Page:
Korea had been one of hyperendemic countries of human parasitic infections until 1970s. In 1966, the Law for the Prevention of Parasitic Diseases was enacted, and the nationwide anti-parasitic control program began in 1969. The initiation of the national program was supported financially by Japan. The program included screening of whole students in Korea and treatment of all egg positive cases twice a year, and ended in 1995. In addition to student program, deworming campaign was run in the community, and 8 national status surveys were implemented from 1971 to 2012. Whole helminth egg positive rate was 84.3% in 1971 and decreased to 2.6% in 2012. Ascaris and other intestinal nematodes, Paragonimus, Taenia, and intestinal protozoa had decreased significantly throughout the country, but Clonorchis sinensis and intestinal trematodes are still prevalent locally in endemic areas. Lymphatic filariasis had been endemic in Jeju-do and other southern islands but elimination was endorsed in 2008. The control of parasitic infection in Korea was successful with statistical prevalence data, which can be a benchmarking model. In conclusion, the successful control in Korea could be achieved by social agreement of the priority, professional guidelines and systematic approach with good anthelminthics supply, and simultaneous economic growth.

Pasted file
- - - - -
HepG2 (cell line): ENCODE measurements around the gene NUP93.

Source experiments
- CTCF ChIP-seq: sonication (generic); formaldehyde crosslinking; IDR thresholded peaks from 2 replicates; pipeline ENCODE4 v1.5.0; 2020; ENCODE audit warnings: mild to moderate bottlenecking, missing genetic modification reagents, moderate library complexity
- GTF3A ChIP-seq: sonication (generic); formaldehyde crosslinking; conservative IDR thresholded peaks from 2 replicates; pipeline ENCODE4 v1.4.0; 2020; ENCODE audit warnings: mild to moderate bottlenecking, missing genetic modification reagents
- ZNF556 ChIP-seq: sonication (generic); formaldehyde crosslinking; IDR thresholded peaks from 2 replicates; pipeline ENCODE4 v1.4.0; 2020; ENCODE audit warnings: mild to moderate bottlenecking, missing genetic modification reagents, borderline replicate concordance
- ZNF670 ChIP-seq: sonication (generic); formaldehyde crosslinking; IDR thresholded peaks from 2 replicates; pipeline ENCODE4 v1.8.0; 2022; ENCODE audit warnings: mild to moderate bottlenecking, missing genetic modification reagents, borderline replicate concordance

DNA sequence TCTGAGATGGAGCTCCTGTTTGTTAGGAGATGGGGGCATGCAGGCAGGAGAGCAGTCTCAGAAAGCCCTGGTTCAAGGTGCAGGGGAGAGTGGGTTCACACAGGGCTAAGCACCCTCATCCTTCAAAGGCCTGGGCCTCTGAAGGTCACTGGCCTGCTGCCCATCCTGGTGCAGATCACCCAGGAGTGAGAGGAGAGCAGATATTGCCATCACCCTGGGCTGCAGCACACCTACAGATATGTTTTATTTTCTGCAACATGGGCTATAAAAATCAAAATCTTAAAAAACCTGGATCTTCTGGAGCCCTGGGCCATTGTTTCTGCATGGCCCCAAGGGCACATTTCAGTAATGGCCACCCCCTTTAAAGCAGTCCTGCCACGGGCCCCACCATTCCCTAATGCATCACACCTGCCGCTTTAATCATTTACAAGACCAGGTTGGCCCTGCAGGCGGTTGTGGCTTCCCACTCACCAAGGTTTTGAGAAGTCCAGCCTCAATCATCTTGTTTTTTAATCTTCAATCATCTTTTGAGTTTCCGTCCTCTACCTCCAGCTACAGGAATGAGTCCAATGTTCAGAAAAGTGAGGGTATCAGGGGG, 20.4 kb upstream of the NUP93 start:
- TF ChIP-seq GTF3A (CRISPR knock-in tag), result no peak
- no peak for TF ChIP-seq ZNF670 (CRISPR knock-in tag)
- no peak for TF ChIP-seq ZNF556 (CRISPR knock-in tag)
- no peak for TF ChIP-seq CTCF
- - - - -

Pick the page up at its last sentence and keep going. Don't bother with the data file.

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Copyright © 2020 by The Korean Society of Infectious Diseases, Korean Society.
All Science Journal Classification (ASJC) codes
- Infectious Diseases
- Pharmacology (medical)